Alcohol and drug addiction occurs in the best of families Describe how alcohol and drug addiction affects the entire family. It explains how substance abuse treatment works, how family interventions can be a first step to recovery, and how to help children in families affected by alcohol and drug abuse. Addiction affects the brain on many levels. The chemical compounds in stimulants, nicotine, opioids, alcohol, and sedatives enter the brain and bloodstream when used.
Once a chemical enters the brain, it can cause people to lose control of their impulses or to want to consume a harmful substance. We've learned a lot over the past few decades, including the idea that addiction can come not only from substance abuse, but also from behaviors such as sex and eating. Addiction can also cause emotional hazard detection circuits to accelerate, leaving you feeling anxious and stressed when you don't use drugs or alcohol. You may need the help of your doctor, family, friends, support groups, or an organized treatment program to overcome your drug addiction and stay drug-free.
Teachers, parents and health care providers play a crucial role in educating young people and preventing drug use and addiction. Scientists once believed that the experience of pleasure alone was enough to encourage people to continue searching for an addictive substance or activity. Addictive drugs provide direct access to the brain's reward system by flooding the nucleus accumulbens with dopamine. People continue to take drugs to support the intense emotions of well-being released by the brain; this creates a cycle of drug use and intense high.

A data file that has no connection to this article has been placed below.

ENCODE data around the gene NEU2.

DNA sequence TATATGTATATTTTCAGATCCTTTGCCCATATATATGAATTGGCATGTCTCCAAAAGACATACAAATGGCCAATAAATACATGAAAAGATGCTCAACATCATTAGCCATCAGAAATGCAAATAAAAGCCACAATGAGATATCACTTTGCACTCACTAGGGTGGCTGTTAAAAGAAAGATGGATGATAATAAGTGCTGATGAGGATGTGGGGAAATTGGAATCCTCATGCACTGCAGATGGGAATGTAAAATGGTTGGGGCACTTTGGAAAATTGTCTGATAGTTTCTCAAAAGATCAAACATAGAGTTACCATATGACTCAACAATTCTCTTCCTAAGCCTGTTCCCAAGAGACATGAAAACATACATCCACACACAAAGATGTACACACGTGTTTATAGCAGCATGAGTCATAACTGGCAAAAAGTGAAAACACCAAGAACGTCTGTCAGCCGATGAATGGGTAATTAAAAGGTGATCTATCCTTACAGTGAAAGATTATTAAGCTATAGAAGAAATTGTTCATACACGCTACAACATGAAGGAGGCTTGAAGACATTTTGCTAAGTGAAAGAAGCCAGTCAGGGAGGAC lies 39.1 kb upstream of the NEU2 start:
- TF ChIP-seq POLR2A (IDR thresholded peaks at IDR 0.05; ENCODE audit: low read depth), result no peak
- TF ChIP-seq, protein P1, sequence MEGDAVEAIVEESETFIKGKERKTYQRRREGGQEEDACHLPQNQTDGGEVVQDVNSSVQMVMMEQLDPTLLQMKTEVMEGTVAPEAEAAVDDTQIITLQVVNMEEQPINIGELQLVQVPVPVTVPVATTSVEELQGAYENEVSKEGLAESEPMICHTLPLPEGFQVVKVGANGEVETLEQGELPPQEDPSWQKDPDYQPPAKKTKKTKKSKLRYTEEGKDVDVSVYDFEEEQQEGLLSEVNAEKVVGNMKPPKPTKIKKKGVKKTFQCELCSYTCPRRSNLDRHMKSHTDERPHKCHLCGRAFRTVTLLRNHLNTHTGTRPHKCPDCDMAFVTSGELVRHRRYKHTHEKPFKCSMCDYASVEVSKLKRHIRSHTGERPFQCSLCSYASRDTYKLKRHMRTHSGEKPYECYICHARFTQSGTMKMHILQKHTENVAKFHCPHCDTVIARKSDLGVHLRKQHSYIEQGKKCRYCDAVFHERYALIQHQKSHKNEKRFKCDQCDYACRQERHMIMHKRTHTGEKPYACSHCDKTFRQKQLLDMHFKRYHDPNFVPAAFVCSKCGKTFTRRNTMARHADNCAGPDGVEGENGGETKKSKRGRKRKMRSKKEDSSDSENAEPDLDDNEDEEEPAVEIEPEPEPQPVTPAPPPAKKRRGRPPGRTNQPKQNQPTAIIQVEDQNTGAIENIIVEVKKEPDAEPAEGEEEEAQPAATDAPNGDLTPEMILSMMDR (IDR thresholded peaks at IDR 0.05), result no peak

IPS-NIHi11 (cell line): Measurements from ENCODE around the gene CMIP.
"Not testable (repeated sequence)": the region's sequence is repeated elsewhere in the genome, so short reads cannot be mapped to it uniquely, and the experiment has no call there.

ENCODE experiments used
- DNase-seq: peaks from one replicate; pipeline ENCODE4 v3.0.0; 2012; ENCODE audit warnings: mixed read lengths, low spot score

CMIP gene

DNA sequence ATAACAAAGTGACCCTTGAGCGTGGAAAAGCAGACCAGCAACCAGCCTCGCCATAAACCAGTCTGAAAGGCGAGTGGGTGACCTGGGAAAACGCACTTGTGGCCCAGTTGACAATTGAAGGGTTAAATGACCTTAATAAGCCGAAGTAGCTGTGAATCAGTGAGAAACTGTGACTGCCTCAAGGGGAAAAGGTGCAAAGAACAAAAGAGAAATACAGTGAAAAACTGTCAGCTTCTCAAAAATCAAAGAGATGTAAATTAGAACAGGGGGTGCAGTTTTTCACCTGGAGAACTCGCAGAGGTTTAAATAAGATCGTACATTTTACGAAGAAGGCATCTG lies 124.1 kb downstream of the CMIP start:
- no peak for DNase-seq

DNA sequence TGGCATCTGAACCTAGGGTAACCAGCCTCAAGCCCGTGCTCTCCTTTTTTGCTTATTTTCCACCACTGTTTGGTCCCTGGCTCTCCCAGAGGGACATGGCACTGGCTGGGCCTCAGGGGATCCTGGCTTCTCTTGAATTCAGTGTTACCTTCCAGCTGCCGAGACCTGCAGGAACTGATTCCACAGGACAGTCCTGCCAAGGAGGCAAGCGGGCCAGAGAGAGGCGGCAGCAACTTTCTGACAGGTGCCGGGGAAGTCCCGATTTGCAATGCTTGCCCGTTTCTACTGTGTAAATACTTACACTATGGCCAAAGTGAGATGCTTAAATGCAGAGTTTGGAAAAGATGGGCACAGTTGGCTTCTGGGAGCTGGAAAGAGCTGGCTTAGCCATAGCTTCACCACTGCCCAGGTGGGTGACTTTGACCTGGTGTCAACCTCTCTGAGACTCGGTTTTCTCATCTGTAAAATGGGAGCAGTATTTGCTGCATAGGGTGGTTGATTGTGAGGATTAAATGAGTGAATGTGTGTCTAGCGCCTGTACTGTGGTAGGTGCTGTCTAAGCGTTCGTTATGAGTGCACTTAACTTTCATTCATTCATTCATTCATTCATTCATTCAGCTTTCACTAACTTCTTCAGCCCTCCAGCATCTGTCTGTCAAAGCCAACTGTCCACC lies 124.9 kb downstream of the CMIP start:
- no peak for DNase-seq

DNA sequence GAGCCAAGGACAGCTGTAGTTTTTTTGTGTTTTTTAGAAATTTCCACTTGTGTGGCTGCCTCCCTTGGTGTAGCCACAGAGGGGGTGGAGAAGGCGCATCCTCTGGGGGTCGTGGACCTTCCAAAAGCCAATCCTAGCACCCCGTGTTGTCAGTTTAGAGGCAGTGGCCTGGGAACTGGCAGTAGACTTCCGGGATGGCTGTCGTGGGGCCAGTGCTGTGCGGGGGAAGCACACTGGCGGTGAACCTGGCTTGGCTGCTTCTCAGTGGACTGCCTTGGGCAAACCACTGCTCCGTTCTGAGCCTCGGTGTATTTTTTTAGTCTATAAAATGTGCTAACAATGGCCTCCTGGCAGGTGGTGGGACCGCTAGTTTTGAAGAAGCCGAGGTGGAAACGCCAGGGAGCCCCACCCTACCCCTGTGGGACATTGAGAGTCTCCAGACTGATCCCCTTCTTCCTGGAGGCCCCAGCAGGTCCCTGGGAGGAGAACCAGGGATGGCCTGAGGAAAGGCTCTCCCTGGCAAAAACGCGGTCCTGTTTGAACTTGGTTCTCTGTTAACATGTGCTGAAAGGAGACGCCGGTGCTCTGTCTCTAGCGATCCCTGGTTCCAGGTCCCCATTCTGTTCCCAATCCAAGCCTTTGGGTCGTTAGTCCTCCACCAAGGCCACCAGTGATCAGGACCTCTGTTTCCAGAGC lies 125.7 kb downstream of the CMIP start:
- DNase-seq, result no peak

The results of NIDA-funded research have demonstrated that prevention programs involving families, schools, communities and the media are effective in preventing or reducing consumption and addiction to Drugs and addictive behaviors provide a shortcut and flood the brain with dopamine and other neurotransmitters. Perhaps the best approach to substance abuse prevention is a clear and concise understanding of the addiction process and the effects it can have on the user. As with most other chronic conditions, such as diabetes, asthma, or heart disease, treatment for drug addiction is generally not a cure. Repeated exposure to an addictive substance or behavior causes nerve cells in the nucleus accumulbens and the prefrontal cortex (the area of the brain involved in planning and executing tasks) to communicate in a way that combines taste with desire, which in turn drives us to pursue it.
Through an extensive study of addicts and what motivates them, science has reduced the behaviors and traits that are symptoms of addiction. Variables such as genetics (more on this later), peer pressure, existing psychological disorders, anxiety and depression, and the quality of a person's family life can lead them to become addicted to a substance or behavior. They may mistakenly think that those who use drugs lack moral principles or willpower and that they could stop using drugs simply by choosing to do so. Substance use disorders are the result of changes in the brain that can occur with repeated use of alcohol or drugs.